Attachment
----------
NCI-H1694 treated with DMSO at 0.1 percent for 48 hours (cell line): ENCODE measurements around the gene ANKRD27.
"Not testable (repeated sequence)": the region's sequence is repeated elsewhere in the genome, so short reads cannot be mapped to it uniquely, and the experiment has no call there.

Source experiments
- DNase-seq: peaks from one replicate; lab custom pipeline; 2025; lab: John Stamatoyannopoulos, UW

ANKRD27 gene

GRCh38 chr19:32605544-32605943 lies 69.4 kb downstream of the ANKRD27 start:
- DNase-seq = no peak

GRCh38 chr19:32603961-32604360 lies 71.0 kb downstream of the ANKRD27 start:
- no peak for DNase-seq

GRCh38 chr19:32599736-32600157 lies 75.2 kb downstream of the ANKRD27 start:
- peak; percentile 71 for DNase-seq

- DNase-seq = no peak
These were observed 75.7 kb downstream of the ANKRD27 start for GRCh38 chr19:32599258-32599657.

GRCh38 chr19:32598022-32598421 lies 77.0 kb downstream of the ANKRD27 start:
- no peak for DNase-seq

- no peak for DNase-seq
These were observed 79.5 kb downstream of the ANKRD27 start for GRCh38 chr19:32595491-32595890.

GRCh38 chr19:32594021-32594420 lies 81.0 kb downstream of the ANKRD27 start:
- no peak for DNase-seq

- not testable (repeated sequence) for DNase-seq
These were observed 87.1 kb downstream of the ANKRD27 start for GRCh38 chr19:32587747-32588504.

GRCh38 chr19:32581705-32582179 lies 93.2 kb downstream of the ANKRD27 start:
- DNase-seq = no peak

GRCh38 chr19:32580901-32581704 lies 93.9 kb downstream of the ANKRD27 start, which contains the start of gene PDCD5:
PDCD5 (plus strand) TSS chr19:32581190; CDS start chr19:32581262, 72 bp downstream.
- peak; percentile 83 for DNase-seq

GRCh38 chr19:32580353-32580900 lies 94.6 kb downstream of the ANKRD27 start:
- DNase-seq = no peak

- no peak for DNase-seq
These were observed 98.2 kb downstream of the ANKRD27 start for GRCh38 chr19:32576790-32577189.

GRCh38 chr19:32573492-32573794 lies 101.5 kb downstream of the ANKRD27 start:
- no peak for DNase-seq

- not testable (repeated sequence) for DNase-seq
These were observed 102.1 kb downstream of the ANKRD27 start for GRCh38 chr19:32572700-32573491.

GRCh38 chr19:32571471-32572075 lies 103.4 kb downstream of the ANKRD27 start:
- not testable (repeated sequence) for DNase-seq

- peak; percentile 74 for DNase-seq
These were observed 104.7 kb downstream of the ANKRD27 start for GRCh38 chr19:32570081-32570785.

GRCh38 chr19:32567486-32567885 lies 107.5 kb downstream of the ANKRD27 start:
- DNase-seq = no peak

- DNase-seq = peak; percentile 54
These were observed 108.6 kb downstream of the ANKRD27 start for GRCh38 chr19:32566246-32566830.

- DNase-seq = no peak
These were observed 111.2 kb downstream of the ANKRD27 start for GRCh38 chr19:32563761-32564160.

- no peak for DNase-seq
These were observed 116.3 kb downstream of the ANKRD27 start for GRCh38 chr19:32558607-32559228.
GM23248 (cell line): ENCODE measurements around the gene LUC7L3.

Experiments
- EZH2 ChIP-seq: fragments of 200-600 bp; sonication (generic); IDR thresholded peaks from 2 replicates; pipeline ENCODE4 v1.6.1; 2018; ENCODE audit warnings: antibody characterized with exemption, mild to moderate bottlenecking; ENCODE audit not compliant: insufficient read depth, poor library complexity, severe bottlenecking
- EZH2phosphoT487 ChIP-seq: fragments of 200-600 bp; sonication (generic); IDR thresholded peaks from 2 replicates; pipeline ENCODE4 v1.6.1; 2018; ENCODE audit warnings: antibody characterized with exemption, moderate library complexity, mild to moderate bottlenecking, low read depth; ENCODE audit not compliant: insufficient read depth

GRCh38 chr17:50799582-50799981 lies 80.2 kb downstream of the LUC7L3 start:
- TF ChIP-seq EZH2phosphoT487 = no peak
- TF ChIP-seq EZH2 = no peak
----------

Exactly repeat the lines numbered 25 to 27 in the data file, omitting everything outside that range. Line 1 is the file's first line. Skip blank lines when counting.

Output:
PDCD5 (plus strand) TSS chr19:32581190; CDS start chr19:32581262, 72 bp downstream.
- peak; percentile 83 for DNase-seq

GRCh38 chr19:32580353-32580900 lies 94.6 kb downstream of the ANKRD27 start: